Is Your Internet Service Provider Protecting You Online?
25th August 2020
Security is more critical today than it has ever been. We are constantly bombarded with buzzwords and acronyms. You hear cyber this and that, malware, SIG, DDOS, MFA, the list goes on. They are all very important, but we rarely hear the words “service provider security infrastructure.”
It’s fair to say the world has come a long way since the early ‘90s, and with that, so have the cyber threats which have evolved significantly, becoming more and more sophisticated. It’s no longer about kids in their bedrooms trying to make a name for themselves by changing a website or sending a virus into a company for fun but instead serious security threats from cyber criminals, which cost victims billions of dollars each year.
Therefore, security is front and centre of the agenda these days, as businesses and individuals become even more reliant on the internet to connect and access applications critical to just about every aspects of our lives.
In this blog let’s think about the bit we as consumers and businesses take for granted: the infrastructure. The infrastructure is in essence the plumbing that connects us all to the applications and experiences that we all value so highly.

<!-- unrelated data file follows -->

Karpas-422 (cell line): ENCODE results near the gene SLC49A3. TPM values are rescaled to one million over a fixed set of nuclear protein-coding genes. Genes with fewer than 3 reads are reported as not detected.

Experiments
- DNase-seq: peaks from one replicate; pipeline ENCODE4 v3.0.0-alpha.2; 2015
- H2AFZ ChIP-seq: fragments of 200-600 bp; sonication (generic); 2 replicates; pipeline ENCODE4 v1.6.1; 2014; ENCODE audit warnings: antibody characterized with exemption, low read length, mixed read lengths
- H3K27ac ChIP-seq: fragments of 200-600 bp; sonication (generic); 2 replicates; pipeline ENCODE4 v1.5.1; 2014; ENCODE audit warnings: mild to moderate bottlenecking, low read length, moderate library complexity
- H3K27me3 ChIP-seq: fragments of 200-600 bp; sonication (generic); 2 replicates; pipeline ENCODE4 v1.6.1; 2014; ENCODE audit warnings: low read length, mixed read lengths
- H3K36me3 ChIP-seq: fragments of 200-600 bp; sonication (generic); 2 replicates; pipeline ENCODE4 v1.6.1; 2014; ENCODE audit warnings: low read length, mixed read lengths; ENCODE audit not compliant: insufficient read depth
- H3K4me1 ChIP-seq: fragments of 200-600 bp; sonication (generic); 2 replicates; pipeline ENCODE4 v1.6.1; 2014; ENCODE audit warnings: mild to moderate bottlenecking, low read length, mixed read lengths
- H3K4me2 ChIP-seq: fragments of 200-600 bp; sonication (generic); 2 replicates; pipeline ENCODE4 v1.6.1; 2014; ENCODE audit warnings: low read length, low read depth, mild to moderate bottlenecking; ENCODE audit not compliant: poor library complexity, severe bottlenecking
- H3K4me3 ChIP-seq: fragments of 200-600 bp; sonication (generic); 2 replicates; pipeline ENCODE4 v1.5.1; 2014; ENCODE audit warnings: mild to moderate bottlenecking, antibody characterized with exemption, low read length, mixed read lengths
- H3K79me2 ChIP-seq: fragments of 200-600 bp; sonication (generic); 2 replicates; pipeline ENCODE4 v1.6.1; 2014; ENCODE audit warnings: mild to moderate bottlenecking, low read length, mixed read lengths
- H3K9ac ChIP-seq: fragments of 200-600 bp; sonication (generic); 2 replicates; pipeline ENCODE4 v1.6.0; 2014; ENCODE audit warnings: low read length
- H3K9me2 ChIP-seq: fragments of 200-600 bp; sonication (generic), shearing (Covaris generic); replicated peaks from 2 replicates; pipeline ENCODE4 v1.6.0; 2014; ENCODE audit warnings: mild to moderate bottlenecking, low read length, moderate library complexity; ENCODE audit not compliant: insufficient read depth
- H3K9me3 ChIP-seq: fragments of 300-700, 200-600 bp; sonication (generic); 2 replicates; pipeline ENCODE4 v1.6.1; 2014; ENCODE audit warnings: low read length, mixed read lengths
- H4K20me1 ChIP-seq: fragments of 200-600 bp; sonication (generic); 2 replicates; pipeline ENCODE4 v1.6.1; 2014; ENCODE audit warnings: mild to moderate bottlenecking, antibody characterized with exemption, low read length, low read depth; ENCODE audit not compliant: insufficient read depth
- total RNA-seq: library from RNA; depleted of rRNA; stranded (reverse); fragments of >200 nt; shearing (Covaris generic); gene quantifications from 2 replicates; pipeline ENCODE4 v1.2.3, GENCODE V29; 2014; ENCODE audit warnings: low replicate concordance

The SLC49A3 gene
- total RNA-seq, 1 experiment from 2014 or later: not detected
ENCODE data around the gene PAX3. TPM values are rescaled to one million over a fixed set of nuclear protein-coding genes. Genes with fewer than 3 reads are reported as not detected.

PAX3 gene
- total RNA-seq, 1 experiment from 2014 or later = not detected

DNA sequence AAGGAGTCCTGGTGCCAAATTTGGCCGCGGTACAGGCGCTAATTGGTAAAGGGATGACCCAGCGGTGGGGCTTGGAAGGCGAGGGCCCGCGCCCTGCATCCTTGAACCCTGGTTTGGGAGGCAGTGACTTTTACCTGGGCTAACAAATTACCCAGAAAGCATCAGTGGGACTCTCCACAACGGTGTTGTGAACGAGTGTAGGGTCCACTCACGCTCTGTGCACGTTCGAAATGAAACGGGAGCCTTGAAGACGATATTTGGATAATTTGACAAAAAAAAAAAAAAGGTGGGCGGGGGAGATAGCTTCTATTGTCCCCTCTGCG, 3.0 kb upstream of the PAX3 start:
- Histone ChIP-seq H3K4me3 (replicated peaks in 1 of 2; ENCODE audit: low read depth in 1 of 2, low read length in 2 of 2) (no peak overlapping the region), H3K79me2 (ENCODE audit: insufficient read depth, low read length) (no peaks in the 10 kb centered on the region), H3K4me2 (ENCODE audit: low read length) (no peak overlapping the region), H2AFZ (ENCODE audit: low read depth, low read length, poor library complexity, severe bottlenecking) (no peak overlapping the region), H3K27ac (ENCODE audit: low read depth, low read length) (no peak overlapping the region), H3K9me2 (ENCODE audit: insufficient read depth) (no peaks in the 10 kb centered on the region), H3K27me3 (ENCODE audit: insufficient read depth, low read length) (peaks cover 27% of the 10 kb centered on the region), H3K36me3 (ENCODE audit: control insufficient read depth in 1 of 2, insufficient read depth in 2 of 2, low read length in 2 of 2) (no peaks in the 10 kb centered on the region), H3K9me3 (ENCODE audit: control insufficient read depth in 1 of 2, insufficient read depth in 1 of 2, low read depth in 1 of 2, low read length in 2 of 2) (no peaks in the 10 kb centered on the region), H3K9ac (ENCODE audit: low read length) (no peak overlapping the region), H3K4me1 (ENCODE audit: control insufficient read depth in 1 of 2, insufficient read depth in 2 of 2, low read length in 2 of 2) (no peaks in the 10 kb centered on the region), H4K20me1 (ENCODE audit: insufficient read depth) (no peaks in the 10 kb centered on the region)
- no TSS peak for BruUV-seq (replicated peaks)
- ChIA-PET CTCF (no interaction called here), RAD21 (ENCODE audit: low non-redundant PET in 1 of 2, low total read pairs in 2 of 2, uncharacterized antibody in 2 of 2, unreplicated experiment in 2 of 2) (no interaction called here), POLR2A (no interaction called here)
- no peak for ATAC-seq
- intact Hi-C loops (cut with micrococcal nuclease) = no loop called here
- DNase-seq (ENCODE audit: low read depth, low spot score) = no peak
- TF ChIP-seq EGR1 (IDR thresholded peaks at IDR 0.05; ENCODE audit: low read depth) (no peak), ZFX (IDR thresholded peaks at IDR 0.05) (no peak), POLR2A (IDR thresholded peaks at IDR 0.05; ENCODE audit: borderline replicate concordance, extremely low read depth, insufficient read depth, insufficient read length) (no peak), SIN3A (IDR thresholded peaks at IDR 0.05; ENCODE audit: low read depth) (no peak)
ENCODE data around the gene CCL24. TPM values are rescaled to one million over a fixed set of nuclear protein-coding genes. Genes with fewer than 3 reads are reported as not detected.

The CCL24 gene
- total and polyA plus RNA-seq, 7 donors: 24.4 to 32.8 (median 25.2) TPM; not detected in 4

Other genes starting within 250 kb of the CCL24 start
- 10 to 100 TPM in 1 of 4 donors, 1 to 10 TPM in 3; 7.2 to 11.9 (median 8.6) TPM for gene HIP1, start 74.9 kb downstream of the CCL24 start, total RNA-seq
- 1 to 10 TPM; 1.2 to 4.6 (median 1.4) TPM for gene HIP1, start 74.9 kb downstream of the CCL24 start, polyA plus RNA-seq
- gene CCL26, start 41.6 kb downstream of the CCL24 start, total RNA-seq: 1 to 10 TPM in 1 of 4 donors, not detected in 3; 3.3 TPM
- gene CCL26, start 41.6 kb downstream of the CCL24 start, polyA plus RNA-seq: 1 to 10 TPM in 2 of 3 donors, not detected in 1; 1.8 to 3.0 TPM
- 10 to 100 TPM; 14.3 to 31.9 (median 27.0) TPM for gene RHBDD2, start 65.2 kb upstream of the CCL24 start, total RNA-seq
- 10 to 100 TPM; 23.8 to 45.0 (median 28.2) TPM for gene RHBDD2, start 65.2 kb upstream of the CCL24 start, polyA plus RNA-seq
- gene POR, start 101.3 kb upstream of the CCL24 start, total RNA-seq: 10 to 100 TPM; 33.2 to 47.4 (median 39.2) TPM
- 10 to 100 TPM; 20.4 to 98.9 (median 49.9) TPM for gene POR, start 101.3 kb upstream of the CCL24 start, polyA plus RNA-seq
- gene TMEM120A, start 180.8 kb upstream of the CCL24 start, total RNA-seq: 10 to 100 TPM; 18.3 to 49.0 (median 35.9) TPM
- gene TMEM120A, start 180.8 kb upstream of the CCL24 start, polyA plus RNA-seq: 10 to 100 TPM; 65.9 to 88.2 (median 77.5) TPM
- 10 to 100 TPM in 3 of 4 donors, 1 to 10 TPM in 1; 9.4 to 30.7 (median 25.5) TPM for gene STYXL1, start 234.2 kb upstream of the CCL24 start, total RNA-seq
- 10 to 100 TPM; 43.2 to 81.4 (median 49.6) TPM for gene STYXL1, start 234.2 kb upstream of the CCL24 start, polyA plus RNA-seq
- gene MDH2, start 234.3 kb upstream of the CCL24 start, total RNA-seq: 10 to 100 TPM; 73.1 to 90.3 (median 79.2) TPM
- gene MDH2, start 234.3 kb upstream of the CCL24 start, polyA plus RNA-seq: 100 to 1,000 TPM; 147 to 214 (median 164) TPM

Asking the hard questions
Connectivity to the applications and experiences we rely on crosses multiple networks. It crosses borders and in the process is analysed and processed by countless pieces of equipment. Have you ever thought of asking your Service Provider about this?
- How do they ensure that your connectivity is safe at every point of its journey around cyberspace?
- Where does their equipment come from?
- How do they ensure that their suppliers have the right level of efficacy in the design and development of equipment?
When you buy a new home, you often get a guarantee or at least a survey to ensure that the property is safe, secure and won’t crumble into pieces once you’ve moved in.
A new car is given an “NCAP” rating, ensuring you know how safe it is and how various elements of the design measure up to the market.
But why don’t we think of connectivity like that? With something so important on which carries so much personal information and rely on every day, shouldn’t we care?
So maybe we should all think a little more about who is handling our connectivity in the same way we care about other key elements of our lives. We rely so much on the internet that if our connectivity is compromised it can have a fiscal and more wide-reaching impact.